One of the most well-known examples are domestic dogs and cats eating grass in order to induce vomiting if they have an upset stomach or internal parasite. However, most studies of animal self-medication are in non-human primates. One of the first documented cases was in 1983, when researchers observed chimpanzees in Tanzania folding and swallowing Aspilia spp leaves without chewing them. Other scientists noted the same behavior in chimp colonies in Uganda and Nigeria. This is quite unusual, not only because there is no nutritional benefit in swallowing these leaves whole, but also because the leaves themselves have a rough and bristly surface. So, what is the purpose of doing this?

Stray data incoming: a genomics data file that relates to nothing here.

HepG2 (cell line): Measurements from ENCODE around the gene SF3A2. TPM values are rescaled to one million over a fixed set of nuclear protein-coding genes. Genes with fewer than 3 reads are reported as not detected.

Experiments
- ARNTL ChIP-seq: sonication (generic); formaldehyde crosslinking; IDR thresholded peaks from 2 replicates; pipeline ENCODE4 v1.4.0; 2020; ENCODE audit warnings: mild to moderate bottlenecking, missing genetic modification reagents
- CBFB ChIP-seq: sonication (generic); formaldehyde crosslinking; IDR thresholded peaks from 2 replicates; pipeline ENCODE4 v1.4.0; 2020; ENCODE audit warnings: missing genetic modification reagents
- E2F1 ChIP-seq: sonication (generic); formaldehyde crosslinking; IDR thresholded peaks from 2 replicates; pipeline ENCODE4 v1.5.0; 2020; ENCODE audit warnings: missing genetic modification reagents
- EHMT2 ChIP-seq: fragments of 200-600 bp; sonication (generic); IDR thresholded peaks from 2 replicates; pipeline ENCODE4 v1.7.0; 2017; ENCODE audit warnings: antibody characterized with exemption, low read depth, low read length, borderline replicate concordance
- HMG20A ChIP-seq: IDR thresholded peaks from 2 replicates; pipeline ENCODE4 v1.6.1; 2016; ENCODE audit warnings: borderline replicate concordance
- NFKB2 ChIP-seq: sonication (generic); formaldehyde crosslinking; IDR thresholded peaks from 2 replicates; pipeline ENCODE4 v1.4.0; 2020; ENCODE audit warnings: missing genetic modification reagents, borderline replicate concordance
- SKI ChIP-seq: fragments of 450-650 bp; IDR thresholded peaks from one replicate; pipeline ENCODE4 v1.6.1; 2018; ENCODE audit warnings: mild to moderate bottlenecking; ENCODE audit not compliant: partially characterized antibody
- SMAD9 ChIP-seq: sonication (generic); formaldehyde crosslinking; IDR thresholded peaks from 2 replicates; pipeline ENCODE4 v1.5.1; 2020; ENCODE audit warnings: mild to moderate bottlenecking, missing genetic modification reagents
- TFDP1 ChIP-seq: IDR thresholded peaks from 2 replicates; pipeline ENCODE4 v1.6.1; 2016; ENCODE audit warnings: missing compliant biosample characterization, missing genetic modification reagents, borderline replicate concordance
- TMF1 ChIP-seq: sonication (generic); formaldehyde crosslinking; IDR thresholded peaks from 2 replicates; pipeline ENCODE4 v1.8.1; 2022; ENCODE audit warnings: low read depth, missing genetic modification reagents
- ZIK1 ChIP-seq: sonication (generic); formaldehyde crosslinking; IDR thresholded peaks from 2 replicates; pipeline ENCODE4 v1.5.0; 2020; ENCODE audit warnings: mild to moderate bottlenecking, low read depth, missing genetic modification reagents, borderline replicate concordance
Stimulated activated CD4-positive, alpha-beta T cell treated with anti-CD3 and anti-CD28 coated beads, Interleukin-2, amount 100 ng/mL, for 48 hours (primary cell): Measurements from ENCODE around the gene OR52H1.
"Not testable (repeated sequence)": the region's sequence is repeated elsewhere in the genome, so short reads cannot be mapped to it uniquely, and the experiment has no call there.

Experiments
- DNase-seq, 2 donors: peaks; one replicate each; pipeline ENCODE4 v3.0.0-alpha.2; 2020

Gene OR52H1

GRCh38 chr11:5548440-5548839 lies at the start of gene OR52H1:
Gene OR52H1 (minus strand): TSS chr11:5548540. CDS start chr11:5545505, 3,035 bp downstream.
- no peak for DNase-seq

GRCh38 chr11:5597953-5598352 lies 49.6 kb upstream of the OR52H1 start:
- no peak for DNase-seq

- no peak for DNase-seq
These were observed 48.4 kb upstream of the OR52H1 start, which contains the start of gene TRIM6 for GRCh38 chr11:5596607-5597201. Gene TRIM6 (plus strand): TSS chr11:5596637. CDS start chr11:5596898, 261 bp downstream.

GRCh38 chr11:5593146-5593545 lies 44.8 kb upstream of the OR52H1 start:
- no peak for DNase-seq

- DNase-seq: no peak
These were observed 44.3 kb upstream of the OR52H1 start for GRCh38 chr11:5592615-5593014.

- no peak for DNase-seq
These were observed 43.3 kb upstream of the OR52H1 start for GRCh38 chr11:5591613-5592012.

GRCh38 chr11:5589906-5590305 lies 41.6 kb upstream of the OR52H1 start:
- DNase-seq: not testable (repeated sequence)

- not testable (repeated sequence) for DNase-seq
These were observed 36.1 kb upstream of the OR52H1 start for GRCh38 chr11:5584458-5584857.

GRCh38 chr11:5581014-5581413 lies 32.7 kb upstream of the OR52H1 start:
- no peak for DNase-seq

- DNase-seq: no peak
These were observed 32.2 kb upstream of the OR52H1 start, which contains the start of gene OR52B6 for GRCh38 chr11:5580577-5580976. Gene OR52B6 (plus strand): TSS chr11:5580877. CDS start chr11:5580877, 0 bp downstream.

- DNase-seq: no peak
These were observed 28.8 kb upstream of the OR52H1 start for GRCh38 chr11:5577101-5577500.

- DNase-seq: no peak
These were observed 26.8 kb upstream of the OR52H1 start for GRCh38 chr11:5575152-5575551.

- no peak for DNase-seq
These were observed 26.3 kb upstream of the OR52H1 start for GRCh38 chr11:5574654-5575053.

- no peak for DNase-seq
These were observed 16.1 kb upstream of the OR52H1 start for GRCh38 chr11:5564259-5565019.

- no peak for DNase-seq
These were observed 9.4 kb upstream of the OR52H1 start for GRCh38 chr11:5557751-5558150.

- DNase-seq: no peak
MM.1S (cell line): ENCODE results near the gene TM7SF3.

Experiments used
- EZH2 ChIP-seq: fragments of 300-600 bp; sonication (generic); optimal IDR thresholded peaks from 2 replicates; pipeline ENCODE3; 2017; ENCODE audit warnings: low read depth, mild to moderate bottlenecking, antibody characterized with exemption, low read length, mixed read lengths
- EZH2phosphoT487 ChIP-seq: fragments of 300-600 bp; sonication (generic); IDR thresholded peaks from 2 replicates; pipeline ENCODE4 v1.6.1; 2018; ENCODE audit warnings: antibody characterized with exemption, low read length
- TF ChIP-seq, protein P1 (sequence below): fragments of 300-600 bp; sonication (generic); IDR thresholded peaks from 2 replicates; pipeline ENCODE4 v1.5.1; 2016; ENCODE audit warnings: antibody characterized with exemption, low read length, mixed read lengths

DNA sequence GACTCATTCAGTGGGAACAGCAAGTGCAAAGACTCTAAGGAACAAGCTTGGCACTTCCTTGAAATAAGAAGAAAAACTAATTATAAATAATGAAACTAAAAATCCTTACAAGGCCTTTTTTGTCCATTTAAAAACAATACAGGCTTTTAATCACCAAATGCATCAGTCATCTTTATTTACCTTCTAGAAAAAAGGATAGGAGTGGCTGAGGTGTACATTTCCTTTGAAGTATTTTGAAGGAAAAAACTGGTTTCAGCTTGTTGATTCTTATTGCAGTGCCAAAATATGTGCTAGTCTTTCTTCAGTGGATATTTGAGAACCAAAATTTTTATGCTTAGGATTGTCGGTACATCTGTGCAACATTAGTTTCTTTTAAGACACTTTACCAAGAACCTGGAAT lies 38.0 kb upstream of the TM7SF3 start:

Closeup photo of a Tamarin monkey perched on a vine

Male wool-carder bee. Photo cTamarin monkeys eat large seeds to get rid of parasites. Kevin Barrett/FlickrCC BY-SA

It was only as recently as 1996 that scientists suggested it was a form of self-medication, as research began to link it with feces full of undigested leaves and expelled parasitic worms. It seemed the chimpanzees were swallowing the leaves to take advantage of their rough and bristly surface to hook onto the worms as they passed through their digestive system, purging their intestines of parasitic worms. The tamarin monkeys of South America, however, have found a different method to remove internal parasites. They are able to swallow large seeds of up to 1.5cm, which then pass through their digestive tract dislodging or expelling internal parasites.

Clay, charcoal and fur-rubbing